1. Documenting Documentation

My focus on these pages is capturing, organizing, maintaining, and sharing knowledge. As I described in my site introduction notes, these pages are the “rubber duck” that I use to bounce my understanding of topics off of.

I’ve been delighted to receive a number of requests for information on building and maintaining such a site. I can’t think of a better way to give back to our collective community than sharing some tips of sharing information.

1.1. Project Goals

These note pages are the culmination of many little personal projects I’ve tinkered with since the early 1990s. My primary goals for this project are:

  • Minimal cost outlay on my part.

  • Minimal effort to build, secure, update, and maintain documentation on my part.

  • Based on open source technologies where feasible.

  • Reasonably performant.

  • Future-proof local and open file formats.

  • Compatible with my myriad other web projects.

1.2. The short version of how these pages are built and served

If you’re just after the details of how these pages are built, here you go:

  1. The raw notes source files are written using a plain text editor.

  2. Raw notes are composed in Restructured Text (.rst) format.

  3. RST format notes files are compiled into plain HTML and support files using the Sphinx static web site generator.

  4. Compiled HTML and support files are uploaded to a virtual server hosted on Amazon’s Web Services (AWS).

  5. The virtual server runs Debian Linux.

  6. Web pages are served by the nginx web server with local caching.

  7. My domain (DNS) is hosted on Cloudflare.

  8. I use Cloudflare’s free tier caching service to reduce the load on my virtual server. Although my AWS server hosts my content, copies are loaded into Cloudflare’s content delivery network (CDN) to improve global performance and reduce my bandwidth costs.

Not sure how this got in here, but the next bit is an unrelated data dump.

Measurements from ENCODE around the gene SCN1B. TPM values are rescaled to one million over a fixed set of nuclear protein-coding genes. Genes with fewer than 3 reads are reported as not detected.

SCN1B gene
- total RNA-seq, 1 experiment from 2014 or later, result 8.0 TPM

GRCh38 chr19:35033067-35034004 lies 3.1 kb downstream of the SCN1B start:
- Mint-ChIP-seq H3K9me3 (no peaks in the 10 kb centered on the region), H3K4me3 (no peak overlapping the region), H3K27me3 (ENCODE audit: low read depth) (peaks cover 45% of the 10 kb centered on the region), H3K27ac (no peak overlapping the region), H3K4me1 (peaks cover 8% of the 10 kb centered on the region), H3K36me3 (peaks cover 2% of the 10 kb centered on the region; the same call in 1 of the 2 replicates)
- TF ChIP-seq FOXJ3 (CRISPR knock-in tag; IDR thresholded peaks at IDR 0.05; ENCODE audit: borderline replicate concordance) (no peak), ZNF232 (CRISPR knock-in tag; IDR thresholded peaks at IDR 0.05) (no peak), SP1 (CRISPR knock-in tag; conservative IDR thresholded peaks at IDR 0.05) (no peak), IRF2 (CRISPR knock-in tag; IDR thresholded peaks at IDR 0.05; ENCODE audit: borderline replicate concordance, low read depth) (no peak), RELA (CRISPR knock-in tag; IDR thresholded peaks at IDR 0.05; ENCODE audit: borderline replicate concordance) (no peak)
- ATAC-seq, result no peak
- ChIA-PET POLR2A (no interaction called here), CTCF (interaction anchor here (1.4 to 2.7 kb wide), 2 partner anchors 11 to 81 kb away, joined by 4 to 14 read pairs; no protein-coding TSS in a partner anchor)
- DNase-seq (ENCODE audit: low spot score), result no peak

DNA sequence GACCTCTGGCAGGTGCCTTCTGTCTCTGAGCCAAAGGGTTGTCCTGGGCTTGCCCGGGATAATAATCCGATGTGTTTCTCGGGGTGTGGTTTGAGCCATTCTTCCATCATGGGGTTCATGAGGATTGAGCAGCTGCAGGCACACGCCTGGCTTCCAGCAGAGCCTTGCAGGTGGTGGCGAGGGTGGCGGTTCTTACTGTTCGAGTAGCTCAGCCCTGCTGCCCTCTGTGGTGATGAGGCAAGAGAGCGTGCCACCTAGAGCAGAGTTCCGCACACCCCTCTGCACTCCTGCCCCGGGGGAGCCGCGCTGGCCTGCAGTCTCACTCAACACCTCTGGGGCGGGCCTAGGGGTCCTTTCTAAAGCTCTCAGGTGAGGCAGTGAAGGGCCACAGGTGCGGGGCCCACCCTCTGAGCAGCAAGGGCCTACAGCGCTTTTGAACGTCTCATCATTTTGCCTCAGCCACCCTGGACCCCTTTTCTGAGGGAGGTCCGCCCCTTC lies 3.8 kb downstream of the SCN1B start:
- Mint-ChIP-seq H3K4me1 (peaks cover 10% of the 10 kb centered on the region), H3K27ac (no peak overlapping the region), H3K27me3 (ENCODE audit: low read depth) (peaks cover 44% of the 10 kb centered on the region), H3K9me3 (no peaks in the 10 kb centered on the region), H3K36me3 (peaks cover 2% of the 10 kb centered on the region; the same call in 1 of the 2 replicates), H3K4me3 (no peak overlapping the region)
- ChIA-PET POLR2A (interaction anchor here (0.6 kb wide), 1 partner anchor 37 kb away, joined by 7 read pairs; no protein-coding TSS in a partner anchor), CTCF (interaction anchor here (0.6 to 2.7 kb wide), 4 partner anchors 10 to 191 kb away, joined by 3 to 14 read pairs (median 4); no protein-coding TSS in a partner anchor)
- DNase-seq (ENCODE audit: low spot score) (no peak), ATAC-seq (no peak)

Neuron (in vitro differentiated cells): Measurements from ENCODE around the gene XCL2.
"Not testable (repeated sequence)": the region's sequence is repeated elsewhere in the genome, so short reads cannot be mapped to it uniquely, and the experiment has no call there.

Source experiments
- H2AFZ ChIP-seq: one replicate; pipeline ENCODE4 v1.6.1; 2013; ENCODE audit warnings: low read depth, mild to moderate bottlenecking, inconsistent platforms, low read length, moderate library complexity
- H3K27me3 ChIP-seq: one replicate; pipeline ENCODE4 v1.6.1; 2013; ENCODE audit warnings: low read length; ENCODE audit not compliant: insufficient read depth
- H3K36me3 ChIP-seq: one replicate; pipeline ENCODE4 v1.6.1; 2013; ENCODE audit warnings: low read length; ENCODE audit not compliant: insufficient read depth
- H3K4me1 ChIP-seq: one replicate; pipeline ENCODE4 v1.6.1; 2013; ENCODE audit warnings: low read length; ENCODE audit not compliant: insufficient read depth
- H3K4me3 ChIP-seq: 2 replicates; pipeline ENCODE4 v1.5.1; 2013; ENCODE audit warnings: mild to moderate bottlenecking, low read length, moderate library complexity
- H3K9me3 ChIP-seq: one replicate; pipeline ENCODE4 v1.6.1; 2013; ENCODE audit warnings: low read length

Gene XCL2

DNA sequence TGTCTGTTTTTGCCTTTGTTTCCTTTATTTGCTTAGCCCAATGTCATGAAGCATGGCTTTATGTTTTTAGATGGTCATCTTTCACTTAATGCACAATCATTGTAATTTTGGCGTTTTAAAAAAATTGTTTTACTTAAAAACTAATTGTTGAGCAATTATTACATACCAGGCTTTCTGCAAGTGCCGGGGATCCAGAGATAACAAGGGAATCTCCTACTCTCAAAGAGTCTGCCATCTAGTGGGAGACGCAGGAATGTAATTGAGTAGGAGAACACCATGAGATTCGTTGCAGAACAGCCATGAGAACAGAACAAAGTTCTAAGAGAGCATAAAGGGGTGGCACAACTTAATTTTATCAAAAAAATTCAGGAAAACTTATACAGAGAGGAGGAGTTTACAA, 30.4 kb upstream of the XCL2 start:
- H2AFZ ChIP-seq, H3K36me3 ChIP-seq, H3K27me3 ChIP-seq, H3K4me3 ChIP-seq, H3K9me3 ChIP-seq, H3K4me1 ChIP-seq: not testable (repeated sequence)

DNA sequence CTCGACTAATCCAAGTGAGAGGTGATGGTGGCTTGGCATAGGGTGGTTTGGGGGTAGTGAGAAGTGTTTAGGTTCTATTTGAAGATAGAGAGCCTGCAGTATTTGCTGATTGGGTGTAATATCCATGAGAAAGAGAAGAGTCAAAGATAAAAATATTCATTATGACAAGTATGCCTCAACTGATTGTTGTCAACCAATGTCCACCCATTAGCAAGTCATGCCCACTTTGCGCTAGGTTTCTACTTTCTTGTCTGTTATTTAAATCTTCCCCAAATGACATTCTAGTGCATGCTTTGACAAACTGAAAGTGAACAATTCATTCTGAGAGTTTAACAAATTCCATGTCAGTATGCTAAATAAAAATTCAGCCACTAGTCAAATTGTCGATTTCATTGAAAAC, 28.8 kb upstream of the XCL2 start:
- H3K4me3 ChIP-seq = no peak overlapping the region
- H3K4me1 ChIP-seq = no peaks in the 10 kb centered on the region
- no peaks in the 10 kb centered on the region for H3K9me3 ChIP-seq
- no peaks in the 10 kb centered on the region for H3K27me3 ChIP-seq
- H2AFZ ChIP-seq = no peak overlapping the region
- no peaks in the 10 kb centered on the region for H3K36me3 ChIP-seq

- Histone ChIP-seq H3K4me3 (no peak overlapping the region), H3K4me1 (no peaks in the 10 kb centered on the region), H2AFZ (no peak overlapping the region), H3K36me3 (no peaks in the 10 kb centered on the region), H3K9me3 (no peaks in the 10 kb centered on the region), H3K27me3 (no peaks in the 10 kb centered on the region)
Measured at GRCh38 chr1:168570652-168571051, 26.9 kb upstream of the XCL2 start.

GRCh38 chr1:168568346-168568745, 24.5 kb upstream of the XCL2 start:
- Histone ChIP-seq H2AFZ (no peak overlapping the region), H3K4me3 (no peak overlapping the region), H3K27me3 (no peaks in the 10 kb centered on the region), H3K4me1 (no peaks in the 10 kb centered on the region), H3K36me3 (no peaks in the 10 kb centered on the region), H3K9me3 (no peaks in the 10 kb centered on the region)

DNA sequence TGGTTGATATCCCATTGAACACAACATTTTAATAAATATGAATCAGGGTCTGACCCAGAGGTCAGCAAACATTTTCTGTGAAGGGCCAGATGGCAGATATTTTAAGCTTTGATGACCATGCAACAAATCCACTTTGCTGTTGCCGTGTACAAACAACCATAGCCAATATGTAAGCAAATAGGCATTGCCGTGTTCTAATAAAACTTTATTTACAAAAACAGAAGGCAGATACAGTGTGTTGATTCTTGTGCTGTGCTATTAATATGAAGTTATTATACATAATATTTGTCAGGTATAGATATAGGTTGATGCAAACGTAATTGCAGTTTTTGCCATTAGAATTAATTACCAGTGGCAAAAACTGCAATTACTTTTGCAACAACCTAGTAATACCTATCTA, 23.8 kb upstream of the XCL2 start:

With that out of the way, here’s a bit more detail on the thinking that went into each decision.

1.3. Writing the content

I’m using Microsoft Visual Studio Code (VSC) since I’m already using it as a code editor. VSC supports a wide range of file formats, and surprisingly for Microsoft, it’s free and open source.

1.4. Choosing a source file format

Over the years, I’ve been burned by using products that were later discontinued, or simply superseded by new technology and techniques. I wanted a “future proof” solution for building for my documents and serving content before investing any significant effort. I really wanted to avoid vendor lock in and obsolescence. I wanted an open file format that could be edited with any editor now and into the foreseeable future.

There are two leading formats in widespread use that meet this criteria:

  1. Markdown (.md)

  2. ReStructured Text (.rst)

.rst offers a few nice features not available in .md format and it’s the preferred source file format for Sphinx (see below), so I have used that format to date (2018-2022). To get a feel for the .rst file format, you can just click on the View page source button at the top of this page. In practice, I’m finding that Markdown-based editors have improved significantly and Markdown has become the preferred documentation file format for web-based documentation. I’m considering migrating to the .md file format going forward. Fortunately, Sphinx can use both source formats, so an incremental switch shouldn’t be a problem – another reason to stick with open file formats. There seem to be very robust tools for the .rst to .md format conversion should I decide to convert all the content, but everything should work with any combination of source formats.